The bawdier side of death has made French-Canadian director Denys Arcand an Academy Award winner.
“The Barbarian Invasions,” Arcand’s alternately mournful and merry musing on mortality, won the Oscar for foreign-language film on Sunday.
Arcand, 62, had struggled for years with a script about a man facing death, but every version he wrote turned out so gloomy he set it aside. The filmmaker finally hit on the notion of resurrecting characters from his film “The Decline of the American Empire,” which had been nominated for the foreign-language Oscar for 1986.
That sex romp featured a rambunctious gang of history scholars partying, sleeping around and joyously debating the meaning of their lives and times.
One of those lusty characters (Remy Girard) became Arcand’s terminally ill lead player for “The Barbarian Invasions.” After that, the script flowed out with grace and humor as the man spends his final days mourning his lost debauchery, reconnecting with his estranged son (Stephane Rousseau) and reliving good times with his old pals from “Decline of the American Empire.”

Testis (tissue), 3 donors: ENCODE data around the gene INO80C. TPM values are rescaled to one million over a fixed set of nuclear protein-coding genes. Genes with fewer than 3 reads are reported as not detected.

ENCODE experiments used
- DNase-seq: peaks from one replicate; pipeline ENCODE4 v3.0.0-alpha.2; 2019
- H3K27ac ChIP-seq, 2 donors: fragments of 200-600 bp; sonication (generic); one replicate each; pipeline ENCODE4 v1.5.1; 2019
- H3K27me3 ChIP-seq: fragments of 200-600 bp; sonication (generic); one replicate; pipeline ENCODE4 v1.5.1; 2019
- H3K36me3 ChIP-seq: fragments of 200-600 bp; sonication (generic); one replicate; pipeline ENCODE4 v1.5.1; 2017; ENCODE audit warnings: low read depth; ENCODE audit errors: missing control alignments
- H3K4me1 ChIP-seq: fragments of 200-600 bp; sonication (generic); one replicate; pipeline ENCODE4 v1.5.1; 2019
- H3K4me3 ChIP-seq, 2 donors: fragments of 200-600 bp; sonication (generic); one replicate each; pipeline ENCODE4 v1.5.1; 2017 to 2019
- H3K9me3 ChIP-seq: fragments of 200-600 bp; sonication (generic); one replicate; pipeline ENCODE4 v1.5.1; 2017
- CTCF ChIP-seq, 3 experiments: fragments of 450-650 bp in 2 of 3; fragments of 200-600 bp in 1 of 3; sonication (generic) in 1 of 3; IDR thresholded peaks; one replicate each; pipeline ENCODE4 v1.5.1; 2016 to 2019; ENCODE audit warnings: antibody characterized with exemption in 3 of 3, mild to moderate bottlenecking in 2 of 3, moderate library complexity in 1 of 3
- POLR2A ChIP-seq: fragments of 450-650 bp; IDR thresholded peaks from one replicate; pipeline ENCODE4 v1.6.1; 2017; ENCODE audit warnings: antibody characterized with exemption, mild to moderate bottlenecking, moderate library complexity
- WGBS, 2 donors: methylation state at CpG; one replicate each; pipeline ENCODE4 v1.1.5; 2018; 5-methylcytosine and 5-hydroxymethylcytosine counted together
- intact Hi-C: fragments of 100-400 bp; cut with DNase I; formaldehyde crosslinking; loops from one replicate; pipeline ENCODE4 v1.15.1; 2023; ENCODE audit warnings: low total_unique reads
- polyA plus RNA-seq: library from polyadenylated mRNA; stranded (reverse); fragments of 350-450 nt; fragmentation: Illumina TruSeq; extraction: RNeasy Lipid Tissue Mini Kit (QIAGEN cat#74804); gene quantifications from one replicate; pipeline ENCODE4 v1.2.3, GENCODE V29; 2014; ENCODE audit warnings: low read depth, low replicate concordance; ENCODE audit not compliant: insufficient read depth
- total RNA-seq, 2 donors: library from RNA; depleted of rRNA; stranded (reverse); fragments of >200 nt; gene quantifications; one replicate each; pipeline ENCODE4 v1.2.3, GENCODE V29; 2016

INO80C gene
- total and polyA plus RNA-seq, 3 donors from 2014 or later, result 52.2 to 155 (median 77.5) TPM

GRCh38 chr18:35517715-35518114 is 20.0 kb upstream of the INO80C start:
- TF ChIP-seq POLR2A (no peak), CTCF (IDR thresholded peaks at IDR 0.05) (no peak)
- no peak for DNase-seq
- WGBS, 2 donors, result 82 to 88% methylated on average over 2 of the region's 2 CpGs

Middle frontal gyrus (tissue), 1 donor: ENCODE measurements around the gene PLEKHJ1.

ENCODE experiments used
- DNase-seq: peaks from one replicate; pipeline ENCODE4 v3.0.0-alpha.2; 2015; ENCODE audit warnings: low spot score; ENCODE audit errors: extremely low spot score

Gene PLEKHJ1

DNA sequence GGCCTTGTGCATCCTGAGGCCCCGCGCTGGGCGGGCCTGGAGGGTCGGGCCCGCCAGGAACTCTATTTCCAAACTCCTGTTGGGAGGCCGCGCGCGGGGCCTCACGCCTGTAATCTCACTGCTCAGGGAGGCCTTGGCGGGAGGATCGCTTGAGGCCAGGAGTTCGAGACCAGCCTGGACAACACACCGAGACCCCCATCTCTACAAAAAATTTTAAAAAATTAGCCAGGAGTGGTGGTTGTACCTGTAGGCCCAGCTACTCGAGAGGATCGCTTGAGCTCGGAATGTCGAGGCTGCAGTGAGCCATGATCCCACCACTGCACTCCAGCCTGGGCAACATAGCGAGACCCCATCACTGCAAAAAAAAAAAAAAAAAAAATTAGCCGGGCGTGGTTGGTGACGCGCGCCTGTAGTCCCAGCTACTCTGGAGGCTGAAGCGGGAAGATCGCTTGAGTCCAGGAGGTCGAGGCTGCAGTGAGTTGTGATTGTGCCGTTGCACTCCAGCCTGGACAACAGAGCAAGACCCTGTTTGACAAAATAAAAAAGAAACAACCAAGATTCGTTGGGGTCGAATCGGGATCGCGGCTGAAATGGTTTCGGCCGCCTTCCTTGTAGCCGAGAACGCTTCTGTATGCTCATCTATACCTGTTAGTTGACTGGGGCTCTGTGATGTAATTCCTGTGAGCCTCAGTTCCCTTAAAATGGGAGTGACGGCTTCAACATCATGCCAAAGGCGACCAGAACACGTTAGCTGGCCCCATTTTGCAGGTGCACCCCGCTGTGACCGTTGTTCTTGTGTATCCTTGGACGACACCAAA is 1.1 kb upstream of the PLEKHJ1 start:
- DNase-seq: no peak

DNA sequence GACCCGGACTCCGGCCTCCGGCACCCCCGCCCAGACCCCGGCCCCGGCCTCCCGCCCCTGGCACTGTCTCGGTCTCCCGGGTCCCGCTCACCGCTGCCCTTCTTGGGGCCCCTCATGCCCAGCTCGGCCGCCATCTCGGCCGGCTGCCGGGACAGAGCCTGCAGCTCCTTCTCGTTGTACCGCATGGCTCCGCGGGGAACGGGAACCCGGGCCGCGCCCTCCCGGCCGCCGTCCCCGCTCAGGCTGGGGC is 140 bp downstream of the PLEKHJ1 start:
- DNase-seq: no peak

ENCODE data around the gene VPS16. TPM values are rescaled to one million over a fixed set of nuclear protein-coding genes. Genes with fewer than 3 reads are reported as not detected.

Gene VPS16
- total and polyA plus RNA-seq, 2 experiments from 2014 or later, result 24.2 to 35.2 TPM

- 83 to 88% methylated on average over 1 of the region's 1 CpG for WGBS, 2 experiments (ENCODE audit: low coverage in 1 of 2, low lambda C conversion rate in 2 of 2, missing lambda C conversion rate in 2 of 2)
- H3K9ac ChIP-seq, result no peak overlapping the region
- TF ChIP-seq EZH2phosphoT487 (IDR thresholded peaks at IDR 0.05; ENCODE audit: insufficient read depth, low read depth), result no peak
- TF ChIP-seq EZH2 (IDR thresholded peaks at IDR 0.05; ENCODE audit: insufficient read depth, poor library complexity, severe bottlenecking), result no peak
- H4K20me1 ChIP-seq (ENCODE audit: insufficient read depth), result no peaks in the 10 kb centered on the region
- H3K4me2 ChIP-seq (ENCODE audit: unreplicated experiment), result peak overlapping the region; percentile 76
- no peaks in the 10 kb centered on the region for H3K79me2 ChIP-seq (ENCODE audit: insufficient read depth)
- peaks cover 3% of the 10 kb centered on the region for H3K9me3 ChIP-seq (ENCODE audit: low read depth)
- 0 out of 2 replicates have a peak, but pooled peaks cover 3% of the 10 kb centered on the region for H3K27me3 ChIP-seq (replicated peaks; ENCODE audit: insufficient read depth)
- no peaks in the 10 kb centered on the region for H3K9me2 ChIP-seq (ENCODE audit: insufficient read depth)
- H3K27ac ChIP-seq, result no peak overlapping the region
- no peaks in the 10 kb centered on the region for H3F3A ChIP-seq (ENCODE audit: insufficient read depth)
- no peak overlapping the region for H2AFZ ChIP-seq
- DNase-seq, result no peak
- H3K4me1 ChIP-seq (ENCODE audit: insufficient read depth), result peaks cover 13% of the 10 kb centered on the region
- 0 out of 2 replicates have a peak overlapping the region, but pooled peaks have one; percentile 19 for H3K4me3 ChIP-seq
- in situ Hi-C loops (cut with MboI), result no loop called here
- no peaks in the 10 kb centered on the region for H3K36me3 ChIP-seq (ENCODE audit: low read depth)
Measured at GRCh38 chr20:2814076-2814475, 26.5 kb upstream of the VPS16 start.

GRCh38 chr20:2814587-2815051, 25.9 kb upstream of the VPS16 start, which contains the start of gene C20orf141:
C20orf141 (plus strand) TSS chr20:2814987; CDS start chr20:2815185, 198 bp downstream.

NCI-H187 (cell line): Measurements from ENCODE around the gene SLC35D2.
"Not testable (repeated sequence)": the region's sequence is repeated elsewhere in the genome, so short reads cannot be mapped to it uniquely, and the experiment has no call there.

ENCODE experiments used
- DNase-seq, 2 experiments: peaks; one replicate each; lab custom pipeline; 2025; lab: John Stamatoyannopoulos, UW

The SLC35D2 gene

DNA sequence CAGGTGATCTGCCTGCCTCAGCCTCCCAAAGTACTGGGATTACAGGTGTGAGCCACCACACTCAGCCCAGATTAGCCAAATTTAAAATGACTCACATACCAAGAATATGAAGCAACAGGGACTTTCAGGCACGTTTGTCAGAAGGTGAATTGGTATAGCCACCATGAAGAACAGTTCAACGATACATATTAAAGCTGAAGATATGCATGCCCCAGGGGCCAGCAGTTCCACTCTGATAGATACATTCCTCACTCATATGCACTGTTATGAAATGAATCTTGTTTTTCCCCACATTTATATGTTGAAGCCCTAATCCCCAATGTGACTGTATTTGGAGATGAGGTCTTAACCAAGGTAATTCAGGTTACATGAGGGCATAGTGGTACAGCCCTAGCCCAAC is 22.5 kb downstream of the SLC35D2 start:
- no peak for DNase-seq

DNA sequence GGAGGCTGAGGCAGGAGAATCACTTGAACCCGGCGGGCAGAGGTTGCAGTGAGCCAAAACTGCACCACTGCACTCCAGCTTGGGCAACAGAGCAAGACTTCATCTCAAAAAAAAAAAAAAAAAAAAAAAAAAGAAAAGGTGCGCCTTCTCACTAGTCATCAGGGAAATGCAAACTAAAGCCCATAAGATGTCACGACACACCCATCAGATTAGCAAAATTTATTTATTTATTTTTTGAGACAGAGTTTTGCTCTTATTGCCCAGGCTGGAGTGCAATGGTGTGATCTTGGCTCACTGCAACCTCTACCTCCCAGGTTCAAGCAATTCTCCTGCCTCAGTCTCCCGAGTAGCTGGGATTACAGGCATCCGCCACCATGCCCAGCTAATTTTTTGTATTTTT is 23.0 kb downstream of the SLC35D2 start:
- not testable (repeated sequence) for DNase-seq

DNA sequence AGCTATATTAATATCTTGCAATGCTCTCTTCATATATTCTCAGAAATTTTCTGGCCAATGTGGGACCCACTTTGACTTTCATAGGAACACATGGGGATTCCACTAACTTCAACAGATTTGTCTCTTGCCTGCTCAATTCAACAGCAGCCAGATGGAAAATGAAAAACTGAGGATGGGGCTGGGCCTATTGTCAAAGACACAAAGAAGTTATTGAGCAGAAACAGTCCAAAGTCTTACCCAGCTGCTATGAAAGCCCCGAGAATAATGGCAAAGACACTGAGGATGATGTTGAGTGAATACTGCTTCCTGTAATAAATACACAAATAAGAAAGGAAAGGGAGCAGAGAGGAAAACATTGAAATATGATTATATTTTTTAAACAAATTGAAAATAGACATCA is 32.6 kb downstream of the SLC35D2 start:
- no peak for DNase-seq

“We’re so thankful that ’Lord of the Rings’ did not qualify in this category,” Denise Robert, the film’s producer and Arcand’s partner, said in a joking reference to the night’s dominant winner.
“The Barbarian Invasions” also features a couple of characters from Arcand’s “Jesus of Montreal,” nominated for the 1989 foreign-language Oscar.
As Arcand was nearing completion on his screenplay in 2001, the last piece fell into place as the Sept. 11 attacks gave him his title. As his characters tried to decipher their place in history, the destruction of the World Trade Center and attack on the Pentagon symbolized the first blow at the heart of the empire, much like the barbarians at the gate of the Roman Empire, Arcand said.
Arcand even incorporated footage of the second plane crashing into the trade center.
“The Barbarian Invasions” premiered at last year’s Cannes Film Festival, where it won the screenplay award and best-actress honors for Marie-Josee Croze, who plays a junkie enlisted to score heroin to ease the dying man’s pain.
Arcand drew loosely on his cordial but distant relationship with his own dad, who died in 1987, to help capture the disaffection between the film’s father and son.